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  • The Lord of the Rings - The Return of the King (Theatrical and Extended Limited Edition)
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The Lord of the Rings - The Return of the King (Theatrical and Extended Limited Edition)


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Frequently Bought Together

The Lord of the Rings - The Return of the King (Theatrical and Extended Limited Edition) + The Lord of the Rings: The Two Towers (Widescreen Edition) (2002) + The Lord of the Rings: The Fellowship of the Ring (Two-Disc Widescreen Theatrical Edition)
Price for all three: $31.19

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Product Details

  • Actors: Elijah Wood, Viggo Mortensen, Ian McKellen, Orlando Bloom, Noel Appleby
  • Directors: Peter Jackson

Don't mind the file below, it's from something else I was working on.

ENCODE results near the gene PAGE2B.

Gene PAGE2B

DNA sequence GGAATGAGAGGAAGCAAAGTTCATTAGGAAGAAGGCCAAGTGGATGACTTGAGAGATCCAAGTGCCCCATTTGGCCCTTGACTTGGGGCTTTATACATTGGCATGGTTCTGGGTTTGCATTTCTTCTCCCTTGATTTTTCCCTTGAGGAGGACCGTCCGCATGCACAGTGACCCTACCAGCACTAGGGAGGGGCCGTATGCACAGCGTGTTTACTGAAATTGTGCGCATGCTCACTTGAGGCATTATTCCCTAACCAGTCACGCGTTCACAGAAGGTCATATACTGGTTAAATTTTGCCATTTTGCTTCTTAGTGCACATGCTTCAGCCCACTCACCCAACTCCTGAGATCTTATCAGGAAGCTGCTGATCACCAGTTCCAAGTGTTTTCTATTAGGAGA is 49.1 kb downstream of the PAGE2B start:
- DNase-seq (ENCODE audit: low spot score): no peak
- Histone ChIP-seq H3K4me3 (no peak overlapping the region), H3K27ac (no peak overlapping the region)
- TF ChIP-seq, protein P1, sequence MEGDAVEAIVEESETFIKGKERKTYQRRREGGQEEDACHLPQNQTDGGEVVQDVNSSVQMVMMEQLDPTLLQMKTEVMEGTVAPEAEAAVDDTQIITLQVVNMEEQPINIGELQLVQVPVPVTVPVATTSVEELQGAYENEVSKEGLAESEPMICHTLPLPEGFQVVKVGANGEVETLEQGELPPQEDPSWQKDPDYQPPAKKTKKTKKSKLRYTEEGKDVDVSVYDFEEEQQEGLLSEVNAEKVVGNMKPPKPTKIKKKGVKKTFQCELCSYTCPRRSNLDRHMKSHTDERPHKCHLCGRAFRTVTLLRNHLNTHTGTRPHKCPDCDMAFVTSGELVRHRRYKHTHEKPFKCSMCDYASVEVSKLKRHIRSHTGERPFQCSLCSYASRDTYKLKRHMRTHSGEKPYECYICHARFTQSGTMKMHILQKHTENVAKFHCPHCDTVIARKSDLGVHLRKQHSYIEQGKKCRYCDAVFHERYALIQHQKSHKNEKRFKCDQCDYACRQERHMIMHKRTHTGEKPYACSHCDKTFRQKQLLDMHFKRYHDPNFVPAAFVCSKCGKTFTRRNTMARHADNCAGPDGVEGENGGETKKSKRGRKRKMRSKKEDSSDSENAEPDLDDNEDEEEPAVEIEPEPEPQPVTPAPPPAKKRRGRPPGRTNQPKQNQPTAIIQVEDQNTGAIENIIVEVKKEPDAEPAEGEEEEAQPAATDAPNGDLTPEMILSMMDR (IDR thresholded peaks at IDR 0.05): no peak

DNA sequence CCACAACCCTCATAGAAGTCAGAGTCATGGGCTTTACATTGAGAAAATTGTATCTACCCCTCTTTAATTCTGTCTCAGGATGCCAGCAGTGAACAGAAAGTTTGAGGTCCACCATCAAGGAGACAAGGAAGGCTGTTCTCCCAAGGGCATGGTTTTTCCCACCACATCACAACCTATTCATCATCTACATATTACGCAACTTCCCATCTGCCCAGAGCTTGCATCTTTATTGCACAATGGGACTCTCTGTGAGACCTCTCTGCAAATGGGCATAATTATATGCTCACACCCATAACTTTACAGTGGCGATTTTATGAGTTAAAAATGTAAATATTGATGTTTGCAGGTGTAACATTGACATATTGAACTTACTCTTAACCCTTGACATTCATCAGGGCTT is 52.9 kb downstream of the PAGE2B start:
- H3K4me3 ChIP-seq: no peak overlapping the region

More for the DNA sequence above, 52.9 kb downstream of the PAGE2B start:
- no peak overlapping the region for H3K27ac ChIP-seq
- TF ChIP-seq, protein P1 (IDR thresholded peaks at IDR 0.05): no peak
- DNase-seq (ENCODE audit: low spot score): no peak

• Writers: Peter Jackson, Fran Walsh, J.R.R. Tolkien, Philippa Boyens
  • Producers: Barrie M. Osborne, Bob Weinstein, Fran Walsh
  • Format: Color, Closed-captioned, Dolby, Limited Edition, Subtitled, Widescreen, NTSC
  • Language: English (Dolby Digital 2.0 Stereo), English (Dolby Digital 5.1 EX)
  • Subtitles: English, Spanish
  • Region: Region 1 (U.S. and Canada only. Read more about DVD formats.)
  • Aspect Ratio: 2.35:1
  • Number of discs: 2
  • Rated: PG-13 (Parental Guidance Suggested)
  • Studio: New Line Home Video
  • DVD Release Date: August 29, 2006
  • Run Time: 201 minutes
  • Average Customer Review: 4.6 out of 5 stars  See all reviews (2,460 customer reviews)